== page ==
Have you ever wondered if Jesus really sees you?
Mary Magdalene, as a woman, did something extraordinary. In Luke 8:1–3 it states that she and some other women traveled with Jesus and the apostles. This was extraordinary because women were not permitted to sit at the feet of a rabbi to learn.
Rabbinic literature of the time placed women as inferior to men both socially and religiously. Here are a few of the restrictions Barbara J. MacHaffie highlights in Her Story: Women in Christian Tradition. Women were:
- Not spoken to by men in public.
- Seen as seducers of men, a temptation to be avoided.
- Not permitted to testify in a court of law.
- Not counted in the quorum for forming a synagogue or congregation.
- Not allowed past the outer court in the temple in Jerusalem.
- Seated separately in the synagogues.
- Not permitted to read aloud or take on a public position.
- Not permitted to study the Scriptures.
This same attitude is seen in Mark 16:9–11, when Magdalene rushes to the disciples to tell them she has seen the risen Christ. Verse 11 says, “But when they heard that he was alive and had been seen by her, they would not believe it.”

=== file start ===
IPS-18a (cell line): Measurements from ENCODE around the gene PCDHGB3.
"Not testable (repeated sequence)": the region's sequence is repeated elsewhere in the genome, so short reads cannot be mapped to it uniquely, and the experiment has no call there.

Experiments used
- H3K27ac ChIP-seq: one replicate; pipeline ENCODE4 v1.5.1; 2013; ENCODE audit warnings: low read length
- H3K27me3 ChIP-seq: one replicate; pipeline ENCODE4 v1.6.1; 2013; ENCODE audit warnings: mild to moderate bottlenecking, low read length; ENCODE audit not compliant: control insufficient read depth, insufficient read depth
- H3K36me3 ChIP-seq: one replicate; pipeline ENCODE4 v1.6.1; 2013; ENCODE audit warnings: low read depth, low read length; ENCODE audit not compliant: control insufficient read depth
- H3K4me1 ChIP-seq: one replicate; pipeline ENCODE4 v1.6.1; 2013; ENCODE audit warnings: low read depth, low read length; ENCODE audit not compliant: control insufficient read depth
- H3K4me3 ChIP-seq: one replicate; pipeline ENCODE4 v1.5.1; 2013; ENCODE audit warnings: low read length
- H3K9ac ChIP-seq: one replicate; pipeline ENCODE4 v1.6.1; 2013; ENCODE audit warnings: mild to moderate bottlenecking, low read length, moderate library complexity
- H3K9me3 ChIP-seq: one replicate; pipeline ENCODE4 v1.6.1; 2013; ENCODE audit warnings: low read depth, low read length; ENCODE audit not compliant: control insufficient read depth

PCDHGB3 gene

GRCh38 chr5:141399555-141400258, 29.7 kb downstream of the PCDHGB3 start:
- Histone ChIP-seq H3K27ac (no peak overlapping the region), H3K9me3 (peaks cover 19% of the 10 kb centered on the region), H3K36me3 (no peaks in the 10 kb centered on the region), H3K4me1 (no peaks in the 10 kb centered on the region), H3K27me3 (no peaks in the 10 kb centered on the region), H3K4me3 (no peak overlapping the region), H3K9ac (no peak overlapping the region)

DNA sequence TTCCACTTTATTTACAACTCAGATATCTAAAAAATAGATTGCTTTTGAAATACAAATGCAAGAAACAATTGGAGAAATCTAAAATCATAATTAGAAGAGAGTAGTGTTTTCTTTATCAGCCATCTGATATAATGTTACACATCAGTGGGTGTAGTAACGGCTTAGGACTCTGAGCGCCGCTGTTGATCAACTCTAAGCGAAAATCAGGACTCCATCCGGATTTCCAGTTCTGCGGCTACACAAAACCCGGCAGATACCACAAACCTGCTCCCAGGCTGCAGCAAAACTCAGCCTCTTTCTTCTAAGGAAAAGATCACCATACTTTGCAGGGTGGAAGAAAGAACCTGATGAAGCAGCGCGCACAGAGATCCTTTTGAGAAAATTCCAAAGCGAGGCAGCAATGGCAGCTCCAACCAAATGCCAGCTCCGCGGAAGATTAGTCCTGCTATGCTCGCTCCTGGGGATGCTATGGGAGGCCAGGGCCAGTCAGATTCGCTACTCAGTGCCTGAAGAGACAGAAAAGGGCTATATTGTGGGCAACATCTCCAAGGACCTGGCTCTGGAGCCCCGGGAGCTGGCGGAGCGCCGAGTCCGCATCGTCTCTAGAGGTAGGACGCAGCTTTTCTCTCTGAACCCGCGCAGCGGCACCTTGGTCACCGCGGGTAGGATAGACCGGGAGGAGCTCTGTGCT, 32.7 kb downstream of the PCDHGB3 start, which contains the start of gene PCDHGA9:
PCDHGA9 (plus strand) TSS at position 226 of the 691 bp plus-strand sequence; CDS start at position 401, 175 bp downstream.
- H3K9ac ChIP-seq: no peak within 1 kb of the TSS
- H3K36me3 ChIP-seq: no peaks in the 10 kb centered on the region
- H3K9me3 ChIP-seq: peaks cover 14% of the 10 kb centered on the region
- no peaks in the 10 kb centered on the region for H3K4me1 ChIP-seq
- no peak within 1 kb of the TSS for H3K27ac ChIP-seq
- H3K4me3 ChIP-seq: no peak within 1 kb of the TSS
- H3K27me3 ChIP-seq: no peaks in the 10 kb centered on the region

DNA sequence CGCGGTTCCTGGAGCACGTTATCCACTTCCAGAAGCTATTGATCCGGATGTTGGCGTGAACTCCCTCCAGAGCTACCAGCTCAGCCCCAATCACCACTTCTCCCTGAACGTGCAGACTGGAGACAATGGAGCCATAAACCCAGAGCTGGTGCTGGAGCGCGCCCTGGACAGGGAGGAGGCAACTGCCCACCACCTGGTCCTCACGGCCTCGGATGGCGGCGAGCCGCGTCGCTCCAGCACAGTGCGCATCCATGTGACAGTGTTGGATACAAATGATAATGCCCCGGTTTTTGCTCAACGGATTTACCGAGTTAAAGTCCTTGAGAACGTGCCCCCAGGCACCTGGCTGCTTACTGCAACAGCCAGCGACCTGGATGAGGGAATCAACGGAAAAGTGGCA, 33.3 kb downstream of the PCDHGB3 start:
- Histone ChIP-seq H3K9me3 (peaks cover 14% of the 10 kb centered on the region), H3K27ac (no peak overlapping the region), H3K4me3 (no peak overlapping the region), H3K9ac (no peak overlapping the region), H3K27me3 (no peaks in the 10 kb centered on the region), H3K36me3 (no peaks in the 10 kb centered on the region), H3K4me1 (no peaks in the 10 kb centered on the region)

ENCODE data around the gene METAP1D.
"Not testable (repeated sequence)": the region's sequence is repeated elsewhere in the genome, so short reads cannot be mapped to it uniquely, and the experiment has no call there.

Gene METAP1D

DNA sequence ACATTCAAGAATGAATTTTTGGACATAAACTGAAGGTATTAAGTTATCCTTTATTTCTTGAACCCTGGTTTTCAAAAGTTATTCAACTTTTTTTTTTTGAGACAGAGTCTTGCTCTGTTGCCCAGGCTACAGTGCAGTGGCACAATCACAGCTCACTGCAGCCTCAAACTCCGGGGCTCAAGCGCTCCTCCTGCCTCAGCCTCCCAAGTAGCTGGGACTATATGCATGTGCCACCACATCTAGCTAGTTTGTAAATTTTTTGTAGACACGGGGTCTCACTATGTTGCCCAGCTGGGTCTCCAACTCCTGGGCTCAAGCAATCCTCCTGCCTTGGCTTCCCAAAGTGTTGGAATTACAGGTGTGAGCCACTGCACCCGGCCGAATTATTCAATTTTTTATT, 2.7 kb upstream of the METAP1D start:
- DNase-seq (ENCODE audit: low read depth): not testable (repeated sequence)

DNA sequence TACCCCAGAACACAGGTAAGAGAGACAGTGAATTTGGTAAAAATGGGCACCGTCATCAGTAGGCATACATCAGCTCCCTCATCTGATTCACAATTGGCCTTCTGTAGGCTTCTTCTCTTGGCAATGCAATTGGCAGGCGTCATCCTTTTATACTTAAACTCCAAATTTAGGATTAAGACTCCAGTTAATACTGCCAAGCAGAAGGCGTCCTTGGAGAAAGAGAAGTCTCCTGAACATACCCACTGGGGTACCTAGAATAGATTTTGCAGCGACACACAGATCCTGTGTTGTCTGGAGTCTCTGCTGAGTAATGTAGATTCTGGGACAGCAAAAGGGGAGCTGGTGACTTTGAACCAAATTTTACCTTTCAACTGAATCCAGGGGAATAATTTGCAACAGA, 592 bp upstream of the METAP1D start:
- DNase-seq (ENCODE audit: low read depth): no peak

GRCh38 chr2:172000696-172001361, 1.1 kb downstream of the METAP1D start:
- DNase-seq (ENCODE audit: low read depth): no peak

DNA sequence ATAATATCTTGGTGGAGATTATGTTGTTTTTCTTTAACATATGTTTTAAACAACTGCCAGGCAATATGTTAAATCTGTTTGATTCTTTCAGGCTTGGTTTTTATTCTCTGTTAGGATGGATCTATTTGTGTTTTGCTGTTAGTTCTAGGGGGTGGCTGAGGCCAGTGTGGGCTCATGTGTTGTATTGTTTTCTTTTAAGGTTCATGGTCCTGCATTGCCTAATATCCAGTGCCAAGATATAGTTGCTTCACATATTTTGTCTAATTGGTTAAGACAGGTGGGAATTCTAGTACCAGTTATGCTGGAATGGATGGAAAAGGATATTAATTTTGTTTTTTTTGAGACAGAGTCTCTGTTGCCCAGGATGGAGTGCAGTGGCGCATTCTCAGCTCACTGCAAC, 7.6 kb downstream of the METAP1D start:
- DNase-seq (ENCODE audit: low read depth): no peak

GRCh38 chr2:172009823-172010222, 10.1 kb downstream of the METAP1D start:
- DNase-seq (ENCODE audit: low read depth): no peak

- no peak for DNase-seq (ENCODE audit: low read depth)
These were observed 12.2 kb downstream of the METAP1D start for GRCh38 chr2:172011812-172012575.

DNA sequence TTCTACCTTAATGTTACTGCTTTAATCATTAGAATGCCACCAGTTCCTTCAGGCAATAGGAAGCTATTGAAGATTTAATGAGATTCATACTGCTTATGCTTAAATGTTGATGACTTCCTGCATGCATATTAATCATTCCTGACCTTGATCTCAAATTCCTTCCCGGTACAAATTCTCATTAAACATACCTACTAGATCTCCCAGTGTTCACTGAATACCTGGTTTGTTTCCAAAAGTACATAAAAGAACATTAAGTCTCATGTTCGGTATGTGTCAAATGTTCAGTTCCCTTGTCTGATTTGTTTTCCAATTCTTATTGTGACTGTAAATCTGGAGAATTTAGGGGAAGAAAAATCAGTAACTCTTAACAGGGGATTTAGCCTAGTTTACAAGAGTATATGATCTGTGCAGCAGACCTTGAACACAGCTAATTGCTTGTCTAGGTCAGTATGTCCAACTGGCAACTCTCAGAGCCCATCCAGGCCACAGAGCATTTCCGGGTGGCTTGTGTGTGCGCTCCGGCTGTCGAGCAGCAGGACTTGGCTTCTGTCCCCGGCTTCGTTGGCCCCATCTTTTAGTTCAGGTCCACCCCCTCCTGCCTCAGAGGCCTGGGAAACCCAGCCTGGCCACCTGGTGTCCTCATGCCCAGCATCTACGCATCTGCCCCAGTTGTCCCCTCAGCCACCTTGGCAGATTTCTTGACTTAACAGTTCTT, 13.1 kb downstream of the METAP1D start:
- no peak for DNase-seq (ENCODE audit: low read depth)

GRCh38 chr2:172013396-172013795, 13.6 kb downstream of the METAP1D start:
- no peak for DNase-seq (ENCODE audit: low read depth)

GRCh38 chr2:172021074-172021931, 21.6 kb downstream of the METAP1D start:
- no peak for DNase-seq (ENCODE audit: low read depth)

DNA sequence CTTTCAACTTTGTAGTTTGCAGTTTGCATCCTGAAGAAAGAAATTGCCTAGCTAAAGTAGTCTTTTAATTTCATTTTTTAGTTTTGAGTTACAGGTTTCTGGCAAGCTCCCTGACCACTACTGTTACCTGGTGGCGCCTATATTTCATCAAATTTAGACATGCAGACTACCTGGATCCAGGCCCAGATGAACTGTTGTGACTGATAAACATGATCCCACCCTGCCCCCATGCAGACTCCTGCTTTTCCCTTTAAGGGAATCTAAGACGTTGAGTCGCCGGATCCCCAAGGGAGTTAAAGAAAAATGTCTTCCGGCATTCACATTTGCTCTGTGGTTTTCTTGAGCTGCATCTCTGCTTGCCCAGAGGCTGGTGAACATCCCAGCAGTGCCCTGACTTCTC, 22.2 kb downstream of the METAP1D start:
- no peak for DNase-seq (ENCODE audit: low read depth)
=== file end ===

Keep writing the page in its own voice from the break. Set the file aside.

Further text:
Jesus’s entire ministry involved challenging the status quo. He flipped tables, challenged religious leaders, and spent his time with sinners. He once walked through a field with the disciples, plucking heads of grain to eat, and even healed a man on the Sabbath, much to the dismay of the Pharisees (Mark 2:23–3:6).
In Luke 8:1–3 the women in the story are alongside the twelve Jesus teaches regularly. They travel with and provide for their material needs. Not only were they invited to the table with Jesus, they were financially making it possible for the men to be there as well. If the text here is not clear enough that women were permitted to sit at Jesus’s feet and learn, then another text shows this clearly.
In Luke 10:38–42 we find Jesus in the home of Martha and Mary. As we studied in week two, these women are the sisters of Lazarus. This Mary was revered for turning from her traditional role of service in the home and plopping herself down at the feet of the visiting rabbi to drink in all he has to teach. Be reminded of the words of Jesus to Martha, who argued that Mary’s place is in the kitchen: “Mary has chosen the good portion, which will not be taken away from her” (v. 42). Martha did nothing wrong, but Mary didn’t either.
Jesus welcomed and encouraged women to sit at his feet and learn in a culture that told them they did not belong there. He did not value one sex over the other. He saw male and female as they were created, in God’s image (Genesis 1:27). He welcomed everyone to follow him. Just as he still does.